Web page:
The Sleeper by Michael Symmons Roberts

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Dangerous Visions season on BBC Radio 4

BBC Radio 4, 15 June 2013
Set in a contemporary Britain which seems recognizable except for one element - human beings never sleep - The Sleeper offered a disturbing vision of a dog-eat-dog world.  Shops stay open; people work round the clock; hotels are for private meetings and illicit sex; but this apparently libertarian world is rigidly controlled by a government which seems paranoid about preventing people sleeping.
In political terms, The Sleeper could not have been broadcast at a more opportune moment.  On the day it appeared, Turkish riot police forcibly cleared Taksim Square in Istanbul, where a group of - mostly youthful - protestors had camped out for the previous nineteen days in an attempt to prevent a local park from being converted into a shopping mall.  It was a prime example of how a repressive regime was so paranoid about itself that it could not tolerate any expressions of dissent.  Likewise The Sleeper focused on a teenage girl, Ella (Sarah Churm) who could sleep, but ended up on the run with her friends from the authorities who were desperate to "study" (read imprison) her.  Eventually they encountered a wealthy man, Hypnos (Kevin Doyle), who offered them refuge -- but at a price.  No one, it seemed, could tolerate someone who dared to be different.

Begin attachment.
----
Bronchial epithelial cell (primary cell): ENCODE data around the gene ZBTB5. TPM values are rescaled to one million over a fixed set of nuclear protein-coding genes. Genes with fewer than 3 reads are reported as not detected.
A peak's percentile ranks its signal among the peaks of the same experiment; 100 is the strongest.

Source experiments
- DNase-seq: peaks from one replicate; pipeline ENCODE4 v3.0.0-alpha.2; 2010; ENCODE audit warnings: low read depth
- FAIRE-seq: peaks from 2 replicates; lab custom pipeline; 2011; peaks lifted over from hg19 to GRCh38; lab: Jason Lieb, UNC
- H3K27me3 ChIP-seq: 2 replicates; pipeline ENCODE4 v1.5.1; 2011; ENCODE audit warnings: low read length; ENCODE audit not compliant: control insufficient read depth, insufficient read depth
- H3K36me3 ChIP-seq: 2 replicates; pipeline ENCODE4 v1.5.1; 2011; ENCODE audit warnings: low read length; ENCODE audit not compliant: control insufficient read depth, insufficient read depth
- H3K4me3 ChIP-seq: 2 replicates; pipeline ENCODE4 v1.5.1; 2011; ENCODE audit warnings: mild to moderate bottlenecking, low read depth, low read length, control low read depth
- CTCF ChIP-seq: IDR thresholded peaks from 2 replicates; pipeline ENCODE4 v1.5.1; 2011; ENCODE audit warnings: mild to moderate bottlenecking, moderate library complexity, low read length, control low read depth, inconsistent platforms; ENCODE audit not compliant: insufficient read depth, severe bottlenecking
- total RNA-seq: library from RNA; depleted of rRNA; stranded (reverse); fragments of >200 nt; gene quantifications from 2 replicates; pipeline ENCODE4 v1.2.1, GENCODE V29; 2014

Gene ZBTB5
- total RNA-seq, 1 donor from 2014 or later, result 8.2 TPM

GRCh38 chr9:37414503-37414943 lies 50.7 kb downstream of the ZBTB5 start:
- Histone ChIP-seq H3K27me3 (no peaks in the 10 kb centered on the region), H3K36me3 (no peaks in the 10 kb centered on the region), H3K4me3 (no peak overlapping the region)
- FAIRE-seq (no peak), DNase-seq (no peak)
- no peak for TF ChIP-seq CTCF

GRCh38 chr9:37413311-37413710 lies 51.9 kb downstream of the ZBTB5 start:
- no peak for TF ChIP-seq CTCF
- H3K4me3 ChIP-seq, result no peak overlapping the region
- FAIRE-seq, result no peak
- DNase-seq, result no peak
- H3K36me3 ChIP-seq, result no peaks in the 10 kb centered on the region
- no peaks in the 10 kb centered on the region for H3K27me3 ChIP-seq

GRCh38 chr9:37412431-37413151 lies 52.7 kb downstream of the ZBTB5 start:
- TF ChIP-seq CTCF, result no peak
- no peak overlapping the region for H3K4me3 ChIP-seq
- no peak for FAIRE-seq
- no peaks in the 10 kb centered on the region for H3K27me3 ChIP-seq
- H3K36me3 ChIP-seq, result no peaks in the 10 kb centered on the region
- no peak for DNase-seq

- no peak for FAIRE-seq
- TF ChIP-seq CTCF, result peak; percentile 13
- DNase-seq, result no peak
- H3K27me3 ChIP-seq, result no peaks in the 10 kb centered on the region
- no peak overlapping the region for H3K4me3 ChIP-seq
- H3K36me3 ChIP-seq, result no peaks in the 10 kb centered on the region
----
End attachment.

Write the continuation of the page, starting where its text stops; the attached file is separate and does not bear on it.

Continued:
Through the use of an ingenious musical score (by Stephen Deazley), sung by members of the Welsh National Youth Opera, The Sleeper suggested that there was an alternative world - one of relaxation and calmness, transcending any individual's attempts to repress it.  All people had to do was to think beyond the demands of the moment and look instead at the bigger picture - in other words, think of themselves rather than the contributions they could make to the betterment of the world they inhabited.  The play did not show anyone making that move, but suggested that it might be possible - if people like Ella were allowed to sleep.
The Sleeper had one of the most vivid sonic scores I have heard in a long time, vividly contrasting the violence of the outside world with the peace of Ella's state of mind.  The director was Susan Roberts.